further is to determine, from passive image analysis only, whether different pirated versions were captured with the same
camcorder. In this paper we present three such fingerprinting-based forensic applications: UGC filtering, estimation of
capture location and source identification.
Pirate copies of feature films are proliferating on the Internet. DVD rip or screener recording methods involve the
duplication of officially distributed media whereas 'cam' versions are illicitly captured with handheld camcorders in
movie theaters. Several, complementary, multimedia forensic techniques such as copy identification, forensic tracking
marks or sensor forensics can deter those clandestine recordings. In the case of camcorder capture in a theater, the image
is often geometrically distorted, the main artifact being the trapezoidal effect, also known as 'keystoning', due to a
capture viewing axis not being perpendicular to the screen. In this paper we propose to analyze the geometric distortions
in a pirate copy to determine the camcorder viewing angle to the screen perpendicular and derive the approximate
position of the pirate in the theater. The problem is first of all geometrically defined, by describing the general projection
and capture setup, and by identifying unknown parameters and estimates. The estimation approach based on the
identification of an eight-parameter homographic model of the 'keystoning' effect is then presented. A validation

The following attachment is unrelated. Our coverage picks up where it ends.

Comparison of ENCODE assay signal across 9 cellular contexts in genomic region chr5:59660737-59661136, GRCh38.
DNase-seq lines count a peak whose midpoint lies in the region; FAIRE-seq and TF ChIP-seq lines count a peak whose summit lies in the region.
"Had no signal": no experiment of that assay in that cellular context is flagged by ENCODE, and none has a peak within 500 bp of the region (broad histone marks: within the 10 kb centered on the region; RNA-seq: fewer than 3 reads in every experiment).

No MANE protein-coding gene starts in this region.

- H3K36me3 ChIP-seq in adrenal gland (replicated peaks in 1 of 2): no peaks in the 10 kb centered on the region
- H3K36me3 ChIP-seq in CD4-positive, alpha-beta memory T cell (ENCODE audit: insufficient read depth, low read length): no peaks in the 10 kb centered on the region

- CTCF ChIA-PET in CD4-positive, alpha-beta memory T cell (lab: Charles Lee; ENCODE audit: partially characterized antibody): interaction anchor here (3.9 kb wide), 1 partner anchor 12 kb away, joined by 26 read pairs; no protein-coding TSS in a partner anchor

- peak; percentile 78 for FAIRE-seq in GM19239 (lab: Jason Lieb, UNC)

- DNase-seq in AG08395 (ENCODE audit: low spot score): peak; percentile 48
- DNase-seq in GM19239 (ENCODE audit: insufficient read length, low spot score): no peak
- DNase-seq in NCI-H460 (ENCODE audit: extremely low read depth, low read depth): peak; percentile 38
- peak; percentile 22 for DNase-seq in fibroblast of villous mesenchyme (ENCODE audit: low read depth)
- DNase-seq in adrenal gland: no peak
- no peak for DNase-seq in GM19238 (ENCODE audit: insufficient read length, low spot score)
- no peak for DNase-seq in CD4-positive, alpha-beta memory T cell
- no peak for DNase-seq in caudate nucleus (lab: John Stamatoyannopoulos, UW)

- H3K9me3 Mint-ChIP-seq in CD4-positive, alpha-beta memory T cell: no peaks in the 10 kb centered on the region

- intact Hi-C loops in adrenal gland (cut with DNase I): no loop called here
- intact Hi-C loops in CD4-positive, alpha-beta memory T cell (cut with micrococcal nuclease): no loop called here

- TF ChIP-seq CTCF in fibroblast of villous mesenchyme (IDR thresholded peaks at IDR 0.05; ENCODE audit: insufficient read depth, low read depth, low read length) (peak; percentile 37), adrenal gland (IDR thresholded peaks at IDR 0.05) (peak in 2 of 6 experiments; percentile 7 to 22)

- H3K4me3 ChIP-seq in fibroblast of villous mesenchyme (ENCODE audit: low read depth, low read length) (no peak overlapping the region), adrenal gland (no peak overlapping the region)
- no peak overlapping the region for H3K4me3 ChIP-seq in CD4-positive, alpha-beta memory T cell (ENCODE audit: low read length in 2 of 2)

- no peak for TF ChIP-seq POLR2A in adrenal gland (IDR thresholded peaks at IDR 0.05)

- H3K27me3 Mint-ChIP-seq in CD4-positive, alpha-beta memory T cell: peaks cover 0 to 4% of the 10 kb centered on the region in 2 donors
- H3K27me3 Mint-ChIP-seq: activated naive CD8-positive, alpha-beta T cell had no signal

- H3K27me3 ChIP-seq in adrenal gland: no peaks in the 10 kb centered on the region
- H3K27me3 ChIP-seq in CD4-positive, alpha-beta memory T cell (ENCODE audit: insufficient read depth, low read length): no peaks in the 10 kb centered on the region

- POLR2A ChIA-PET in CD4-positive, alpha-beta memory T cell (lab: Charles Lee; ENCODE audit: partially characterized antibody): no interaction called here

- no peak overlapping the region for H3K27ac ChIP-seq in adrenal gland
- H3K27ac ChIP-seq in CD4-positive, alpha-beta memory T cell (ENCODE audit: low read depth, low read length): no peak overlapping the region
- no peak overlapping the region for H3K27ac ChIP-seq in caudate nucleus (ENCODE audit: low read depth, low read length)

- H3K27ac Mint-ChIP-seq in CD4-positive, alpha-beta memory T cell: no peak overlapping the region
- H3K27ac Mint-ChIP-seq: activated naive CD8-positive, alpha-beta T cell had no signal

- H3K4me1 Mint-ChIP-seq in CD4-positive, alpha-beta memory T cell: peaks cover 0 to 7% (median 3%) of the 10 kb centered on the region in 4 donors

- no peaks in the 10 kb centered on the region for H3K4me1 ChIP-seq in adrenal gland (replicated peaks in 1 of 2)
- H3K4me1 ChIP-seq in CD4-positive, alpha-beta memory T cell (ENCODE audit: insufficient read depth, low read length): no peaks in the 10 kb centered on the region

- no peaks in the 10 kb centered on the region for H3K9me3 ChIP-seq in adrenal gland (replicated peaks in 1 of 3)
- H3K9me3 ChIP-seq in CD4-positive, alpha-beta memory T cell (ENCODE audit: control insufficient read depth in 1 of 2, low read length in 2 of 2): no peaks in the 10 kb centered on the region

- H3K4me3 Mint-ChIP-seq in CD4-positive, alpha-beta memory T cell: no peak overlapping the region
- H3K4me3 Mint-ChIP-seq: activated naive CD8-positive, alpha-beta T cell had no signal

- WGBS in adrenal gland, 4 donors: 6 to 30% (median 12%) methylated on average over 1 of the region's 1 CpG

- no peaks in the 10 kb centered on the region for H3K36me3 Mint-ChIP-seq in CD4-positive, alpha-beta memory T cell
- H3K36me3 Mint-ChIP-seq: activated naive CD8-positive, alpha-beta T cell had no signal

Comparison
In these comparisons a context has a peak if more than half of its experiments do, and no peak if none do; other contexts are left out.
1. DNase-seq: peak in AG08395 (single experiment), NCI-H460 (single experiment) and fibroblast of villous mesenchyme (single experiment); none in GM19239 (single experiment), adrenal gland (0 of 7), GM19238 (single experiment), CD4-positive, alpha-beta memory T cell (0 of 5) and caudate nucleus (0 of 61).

experiment based on ground truth collected in a real movie theater is reported, and the accuracy of the proposed method
The proliferation of pirate copies of feature films on peer-to-peer networks arouses a great interest to countermeasures
such as the insertion of (invisible) forensic marks in projected movies, to deter their illegal capture. The registration of
pirate copies with the original content is however a prerequisite to the recovery of such embedded messages, as severe
geometric distortions often occur in illegally camcorded contents. After a brief state-of-the-art in image registration, the
paper details an algorithm for video registration, focusing on the compensation of geometric distortions. Control points
are automatically extracted in original and copy pictures, followed by pre- and post-matching filtering steps to discard
not relevant control points and erroneous matched pairs of control points respectively. This enables the accurate
numerical estimation of an 8-parameter homographic distortion model, used to register the copy frames with the original